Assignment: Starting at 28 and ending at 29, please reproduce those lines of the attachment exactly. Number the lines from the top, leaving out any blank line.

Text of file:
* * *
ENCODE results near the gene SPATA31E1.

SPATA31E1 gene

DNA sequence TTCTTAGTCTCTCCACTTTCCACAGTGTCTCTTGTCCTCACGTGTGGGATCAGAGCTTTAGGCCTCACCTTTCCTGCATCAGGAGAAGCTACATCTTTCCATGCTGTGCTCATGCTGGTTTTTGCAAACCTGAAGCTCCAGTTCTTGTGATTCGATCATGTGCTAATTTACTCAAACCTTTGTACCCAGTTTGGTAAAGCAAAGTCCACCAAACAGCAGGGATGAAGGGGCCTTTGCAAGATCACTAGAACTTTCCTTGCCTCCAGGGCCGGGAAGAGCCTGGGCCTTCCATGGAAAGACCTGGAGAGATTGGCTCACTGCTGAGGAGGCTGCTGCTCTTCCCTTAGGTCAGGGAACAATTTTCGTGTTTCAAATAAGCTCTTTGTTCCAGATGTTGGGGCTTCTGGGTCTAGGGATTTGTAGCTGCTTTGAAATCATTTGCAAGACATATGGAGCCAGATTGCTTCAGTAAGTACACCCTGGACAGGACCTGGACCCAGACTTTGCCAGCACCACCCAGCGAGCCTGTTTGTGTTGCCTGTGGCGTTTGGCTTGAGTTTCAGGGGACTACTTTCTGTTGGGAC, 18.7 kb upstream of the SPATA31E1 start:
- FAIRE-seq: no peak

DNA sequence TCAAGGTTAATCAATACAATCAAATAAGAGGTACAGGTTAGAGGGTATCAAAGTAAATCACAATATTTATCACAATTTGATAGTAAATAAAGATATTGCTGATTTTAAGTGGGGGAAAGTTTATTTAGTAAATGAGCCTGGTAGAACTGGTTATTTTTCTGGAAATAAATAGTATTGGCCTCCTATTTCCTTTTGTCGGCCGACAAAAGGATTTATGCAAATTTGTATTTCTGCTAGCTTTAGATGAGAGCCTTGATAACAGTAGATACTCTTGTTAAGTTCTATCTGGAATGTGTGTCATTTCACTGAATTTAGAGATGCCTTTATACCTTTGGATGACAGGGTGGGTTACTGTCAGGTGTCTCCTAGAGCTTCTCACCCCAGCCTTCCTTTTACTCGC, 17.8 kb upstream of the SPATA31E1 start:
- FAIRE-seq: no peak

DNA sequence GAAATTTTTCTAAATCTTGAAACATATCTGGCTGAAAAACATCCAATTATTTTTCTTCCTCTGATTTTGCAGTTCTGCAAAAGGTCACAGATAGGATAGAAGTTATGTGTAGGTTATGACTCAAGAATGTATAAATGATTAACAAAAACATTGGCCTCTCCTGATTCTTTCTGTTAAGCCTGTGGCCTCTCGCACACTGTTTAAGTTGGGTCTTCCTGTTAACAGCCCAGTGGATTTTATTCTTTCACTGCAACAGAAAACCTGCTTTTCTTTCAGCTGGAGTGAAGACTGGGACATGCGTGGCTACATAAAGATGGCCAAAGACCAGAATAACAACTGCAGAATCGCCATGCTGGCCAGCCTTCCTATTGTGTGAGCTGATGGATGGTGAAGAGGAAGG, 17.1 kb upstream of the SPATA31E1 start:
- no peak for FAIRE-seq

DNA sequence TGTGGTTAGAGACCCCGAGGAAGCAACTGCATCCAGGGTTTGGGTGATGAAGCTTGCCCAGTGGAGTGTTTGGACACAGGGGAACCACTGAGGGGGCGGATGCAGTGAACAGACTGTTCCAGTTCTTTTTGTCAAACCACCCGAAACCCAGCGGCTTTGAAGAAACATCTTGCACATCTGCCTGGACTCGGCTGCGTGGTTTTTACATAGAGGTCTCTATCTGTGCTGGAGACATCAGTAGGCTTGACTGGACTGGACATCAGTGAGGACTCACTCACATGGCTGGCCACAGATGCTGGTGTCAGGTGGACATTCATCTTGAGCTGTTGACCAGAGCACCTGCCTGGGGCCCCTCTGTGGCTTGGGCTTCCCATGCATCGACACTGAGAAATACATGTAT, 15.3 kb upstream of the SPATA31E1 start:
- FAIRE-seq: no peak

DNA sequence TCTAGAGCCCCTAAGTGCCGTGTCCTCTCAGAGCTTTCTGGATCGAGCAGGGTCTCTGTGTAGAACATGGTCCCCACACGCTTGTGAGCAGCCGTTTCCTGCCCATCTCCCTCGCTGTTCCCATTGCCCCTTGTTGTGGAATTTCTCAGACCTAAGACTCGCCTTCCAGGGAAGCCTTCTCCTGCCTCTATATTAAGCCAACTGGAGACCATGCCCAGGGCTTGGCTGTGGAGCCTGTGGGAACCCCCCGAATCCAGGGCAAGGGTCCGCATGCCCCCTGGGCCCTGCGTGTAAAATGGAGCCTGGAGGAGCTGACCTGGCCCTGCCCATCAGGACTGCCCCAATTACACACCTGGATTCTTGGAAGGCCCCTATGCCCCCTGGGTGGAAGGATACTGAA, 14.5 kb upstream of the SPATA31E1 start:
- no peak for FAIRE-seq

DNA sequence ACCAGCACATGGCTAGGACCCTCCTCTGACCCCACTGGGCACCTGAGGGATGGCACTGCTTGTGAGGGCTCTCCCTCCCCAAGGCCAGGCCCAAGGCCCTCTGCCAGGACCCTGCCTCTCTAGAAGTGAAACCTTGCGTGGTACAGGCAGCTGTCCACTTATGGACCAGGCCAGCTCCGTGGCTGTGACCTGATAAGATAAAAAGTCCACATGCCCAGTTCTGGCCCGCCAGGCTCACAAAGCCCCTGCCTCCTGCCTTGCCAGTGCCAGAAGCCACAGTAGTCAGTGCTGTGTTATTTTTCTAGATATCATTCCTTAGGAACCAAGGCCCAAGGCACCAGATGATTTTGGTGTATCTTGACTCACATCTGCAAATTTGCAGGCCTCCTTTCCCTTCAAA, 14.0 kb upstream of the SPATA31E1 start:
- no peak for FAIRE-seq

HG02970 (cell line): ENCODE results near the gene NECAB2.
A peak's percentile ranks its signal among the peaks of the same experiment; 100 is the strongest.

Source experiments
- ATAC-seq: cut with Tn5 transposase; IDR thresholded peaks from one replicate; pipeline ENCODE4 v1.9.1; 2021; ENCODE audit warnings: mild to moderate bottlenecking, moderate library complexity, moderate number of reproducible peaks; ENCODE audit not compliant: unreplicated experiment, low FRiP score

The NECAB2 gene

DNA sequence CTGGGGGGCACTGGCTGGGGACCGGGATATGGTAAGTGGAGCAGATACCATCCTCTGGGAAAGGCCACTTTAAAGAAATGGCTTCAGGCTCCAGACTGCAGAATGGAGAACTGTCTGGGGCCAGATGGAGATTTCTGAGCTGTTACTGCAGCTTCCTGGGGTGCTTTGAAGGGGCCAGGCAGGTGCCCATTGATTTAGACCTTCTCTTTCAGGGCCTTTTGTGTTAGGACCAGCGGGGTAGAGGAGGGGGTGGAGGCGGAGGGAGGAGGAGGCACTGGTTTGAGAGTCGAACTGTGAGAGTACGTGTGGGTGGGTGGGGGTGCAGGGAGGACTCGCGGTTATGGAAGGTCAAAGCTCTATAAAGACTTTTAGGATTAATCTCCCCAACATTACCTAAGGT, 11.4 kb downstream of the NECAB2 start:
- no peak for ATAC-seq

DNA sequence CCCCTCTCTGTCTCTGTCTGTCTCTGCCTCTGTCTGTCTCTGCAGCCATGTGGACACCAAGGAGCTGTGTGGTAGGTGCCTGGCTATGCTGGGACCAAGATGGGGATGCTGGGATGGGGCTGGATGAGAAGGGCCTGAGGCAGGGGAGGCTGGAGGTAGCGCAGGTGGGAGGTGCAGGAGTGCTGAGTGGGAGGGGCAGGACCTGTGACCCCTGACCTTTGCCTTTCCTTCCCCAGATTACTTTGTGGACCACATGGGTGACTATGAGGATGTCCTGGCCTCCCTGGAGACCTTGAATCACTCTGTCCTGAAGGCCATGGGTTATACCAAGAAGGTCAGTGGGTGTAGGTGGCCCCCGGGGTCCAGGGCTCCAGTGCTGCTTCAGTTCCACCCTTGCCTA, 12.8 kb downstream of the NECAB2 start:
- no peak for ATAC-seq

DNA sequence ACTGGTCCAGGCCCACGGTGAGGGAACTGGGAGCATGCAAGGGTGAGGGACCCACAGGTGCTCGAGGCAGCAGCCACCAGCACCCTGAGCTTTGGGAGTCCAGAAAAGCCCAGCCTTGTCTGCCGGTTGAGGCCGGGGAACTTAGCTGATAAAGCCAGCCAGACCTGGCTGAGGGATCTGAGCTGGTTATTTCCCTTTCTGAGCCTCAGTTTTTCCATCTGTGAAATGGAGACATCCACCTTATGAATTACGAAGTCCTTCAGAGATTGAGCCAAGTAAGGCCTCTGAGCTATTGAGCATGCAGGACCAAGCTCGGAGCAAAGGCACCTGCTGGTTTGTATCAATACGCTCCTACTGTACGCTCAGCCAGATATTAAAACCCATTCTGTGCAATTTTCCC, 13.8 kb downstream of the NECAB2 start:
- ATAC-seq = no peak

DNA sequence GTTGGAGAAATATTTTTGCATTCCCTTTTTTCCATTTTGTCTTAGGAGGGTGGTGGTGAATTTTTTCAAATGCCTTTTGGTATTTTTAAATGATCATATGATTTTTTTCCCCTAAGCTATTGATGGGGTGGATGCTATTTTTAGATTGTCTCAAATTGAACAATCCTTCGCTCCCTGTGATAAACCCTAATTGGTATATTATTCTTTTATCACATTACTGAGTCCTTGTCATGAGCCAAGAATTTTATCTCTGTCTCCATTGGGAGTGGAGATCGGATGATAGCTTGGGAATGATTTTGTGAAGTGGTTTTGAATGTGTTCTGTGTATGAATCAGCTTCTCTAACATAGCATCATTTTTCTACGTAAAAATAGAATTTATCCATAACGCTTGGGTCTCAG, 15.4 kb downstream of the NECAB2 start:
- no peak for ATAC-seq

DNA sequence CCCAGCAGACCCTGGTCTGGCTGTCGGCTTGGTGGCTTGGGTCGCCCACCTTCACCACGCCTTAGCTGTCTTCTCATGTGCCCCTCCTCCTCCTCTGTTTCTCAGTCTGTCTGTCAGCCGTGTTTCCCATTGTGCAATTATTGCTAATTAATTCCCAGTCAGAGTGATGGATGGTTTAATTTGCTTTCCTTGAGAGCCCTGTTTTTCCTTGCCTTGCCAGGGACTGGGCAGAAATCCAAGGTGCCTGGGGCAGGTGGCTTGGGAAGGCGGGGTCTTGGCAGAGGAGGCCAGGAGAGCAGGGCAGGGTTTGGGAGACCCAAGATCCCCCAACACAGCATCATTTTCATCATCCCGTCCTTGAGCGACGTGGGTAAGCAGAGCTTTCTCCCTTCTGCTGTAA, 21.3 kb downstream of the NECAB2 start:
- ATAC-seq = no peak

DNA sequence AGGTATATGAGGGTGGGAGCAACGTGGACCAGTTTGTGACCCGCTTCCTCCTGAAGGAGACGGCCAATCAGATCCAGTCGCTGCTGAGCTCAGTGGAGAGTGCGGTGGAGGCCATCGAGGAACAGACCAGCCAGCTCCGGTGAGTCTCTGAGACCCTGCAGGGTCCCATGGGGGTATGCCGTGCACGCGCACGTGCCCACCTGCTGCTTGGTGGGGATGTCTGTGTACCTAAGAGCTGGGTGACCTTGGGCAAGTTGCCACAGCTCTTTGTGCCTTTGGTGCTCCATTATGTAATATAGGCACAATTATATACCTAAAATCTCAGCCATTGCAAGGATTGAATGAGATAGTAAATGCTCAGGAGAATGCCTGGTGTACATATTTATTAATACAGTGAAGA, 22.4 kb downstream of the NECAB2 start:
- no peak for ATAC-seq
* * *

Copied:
DNA sequence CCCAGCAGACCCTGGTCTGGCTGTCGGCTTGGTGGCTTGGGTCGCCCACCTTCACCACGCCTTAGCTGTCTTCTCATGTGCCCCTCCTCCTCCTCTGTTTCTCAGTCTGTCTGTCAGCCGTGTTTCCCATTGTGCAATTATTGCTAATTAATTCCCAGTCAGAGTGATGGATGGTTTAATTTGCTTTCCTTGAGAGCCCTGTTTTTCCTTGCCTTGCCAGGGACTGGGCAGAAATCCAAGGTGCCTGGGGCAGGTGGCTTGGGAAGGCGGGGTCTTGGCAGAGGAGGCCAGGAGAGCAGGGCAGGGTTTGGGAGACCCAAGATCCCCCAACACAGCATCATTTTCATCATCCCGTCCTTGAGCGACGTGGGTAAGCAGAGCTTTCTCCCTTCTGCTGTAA, 21.3 kb downstream of the NECAB2 start:
- ATAC-seq = no peak